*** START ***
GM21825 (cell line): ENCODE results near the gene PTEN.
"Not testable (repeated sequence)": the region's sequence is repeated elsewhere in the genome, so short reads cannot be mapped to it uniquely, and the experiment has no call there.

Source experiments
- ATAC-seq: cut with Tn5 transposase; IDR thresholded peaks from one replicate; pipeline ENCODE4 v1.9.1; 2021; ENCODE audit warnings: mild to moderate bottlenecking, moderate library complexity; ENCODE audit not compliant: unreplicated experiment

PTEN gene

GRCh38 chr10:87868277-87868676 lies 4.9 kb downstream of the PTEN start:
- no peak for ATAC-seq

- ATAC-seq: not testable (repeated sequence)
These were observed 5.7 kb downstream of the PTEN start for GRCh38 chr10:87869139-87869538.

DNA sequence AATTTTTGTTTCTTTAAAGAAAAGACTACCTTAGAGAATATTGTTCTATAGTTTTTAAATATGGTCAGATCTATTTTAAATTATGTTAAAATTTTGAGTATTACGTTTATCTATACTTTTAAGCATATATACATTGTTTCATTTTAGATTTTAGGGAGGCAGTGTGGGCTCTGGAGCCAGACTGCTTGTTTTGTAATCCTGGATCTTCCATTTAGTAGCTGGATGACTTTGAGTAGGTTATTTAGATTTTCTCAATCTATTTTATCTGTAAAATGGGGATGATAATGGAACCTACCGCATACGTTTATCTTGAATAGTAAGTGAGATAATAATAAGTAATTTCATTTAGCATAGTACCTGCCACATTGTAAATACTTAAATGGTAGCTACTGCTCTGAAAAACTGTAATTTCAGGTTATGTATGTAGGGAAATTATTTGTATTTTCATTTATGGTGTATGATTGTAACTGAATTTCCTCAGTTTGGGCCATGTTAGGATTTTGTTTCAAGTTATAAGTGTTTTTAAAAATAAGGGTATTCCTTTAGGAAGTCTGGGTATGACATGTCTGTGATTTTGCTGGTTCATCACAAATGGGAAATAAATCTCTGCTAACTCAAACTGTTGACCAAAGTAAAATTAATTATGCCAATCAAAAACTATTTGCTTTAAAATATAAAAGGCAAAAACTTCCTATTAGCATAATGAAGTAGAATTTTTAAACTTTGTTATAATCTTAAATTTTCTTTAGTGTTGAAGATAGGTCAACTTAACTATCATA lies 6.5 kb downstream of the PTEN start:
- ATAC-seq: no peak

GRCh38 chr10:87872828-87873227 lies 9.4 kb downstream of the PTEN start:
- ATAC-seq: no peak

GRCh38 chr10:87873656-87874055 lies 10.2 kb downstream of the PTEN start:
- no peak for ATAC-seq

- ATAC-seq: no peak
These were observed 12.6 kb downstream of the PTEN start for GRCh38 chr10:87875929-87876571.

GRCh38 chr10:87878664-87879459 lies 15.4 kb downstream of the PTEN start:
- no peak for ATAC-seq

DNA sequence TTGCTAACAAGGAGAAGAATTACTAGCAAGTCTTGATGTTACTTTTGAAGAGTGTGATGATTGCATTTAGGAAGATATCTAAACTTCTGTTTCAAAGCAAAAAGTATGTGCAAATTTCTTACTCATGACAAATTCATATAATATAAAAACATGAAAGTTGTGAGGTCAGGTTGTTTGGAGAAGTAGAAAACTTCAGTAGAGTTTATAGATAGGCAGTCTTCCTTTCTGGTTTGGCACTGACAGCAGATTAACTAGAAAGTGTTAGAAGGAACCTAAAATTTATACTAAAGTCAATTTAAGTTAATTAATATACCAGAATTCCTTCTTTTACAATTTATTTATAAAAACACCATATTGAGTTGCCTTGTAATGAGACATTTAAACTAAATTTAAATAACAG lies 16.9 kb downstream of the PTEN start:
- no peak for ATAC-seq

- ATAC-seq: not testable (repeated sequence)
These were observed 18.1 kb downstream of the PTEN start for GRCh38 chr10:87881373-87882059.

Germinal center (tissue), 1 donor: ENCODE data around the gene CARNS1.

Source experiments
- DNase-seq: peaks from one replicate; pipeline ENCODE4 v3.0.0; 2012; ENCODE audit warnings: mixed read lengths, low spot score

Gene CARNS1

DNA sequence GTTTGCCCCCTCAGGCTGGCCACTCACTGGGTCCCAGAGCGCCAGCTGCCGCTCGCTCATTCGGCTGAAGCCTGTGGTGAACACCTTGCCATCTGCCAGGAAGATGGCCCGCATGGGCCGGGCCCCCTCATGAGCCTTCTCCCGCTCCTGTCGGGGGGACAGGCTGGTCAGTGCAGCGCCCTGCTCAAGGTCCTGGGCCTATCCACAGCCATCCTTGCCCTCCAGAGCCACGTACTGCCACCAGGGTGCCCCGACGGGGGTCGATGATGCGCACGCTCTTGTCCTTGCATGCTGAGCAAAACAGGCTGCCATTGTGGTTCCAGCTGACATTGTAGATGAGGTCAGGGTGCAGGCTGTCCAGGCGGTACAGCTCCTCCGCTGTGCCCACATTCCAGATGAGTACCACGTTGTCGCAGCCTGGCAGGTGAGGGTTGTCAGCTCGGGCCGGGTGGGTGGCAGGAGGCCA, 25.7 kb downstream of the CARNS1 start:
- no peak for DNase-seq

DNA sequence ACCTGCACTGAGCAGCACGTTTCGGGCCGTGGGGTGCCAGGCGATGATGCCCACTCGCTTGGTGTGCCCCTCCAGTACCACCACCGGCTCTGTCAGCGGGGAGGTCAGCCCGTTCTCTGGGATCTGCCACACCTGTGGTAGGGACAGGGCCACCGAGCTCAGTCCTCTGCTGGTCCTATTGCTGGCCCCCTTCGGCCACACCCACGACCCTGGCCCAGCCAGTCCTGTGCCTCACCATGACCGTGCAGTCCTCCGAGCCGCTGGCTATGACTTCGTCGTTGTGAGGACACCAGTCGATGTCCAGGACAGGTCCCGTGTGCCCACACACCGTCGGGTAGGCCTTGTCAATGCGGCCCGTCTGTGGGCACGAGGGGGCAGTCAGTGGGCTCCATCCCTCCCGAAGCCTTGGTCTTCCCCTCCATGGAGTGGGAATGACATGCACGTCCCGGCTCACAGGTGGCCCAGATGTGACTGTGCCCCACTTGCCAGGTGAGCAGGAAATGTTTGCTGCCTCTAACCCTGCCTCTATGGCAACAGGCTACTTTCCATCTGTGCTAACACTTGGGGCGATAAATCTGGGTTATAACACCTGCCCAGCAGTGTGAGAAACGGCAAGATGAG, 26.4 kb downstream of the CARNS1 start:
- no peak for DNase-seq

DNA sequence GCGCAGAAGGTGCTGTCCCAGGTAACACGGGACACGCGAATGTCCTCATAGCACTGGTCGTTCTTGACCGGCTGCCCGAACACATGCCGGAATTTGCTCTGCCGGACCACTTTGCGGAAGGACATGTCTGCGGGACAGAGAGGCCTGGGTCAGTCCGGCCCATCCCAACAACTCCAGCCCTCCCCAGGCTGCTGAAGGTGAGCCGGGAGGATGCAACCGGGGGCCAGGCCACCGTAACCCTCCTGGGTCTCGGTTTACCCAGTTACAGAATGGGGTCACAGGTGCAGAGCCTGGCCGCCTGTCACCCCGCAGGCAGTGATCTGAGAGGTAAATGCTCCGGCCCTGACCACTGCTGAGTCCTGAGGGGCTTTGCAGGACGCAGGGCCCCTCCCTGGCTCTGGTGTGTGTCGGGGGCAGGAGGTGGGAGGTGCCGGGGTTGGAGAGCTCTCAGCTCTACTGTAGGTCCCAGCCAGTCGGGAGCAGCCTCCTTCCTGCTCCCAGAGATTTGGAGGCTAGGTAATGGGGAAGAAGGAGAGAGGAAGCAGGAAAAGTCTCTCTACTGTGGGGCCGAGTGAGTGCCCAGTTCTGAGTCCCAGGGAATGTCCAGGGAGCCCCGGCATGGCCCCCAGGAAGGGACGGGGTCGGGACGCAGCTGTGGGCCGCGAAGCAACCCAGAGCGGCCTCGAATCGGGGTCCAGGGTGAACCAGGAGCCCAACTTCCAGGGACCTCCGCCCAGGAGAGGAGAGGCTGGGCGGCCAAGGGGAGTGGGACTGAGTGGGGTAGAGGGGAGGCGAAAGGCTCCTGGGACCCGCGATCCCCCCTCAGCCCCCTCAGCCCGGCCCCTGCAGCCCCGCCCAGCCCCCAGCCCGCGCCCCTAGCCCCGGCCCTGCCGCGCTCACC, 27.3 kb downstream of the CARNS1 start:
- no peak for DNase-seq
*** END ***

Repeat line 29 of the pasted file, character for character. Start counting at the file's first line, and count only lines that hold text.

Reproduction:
- no peak for DNase-seq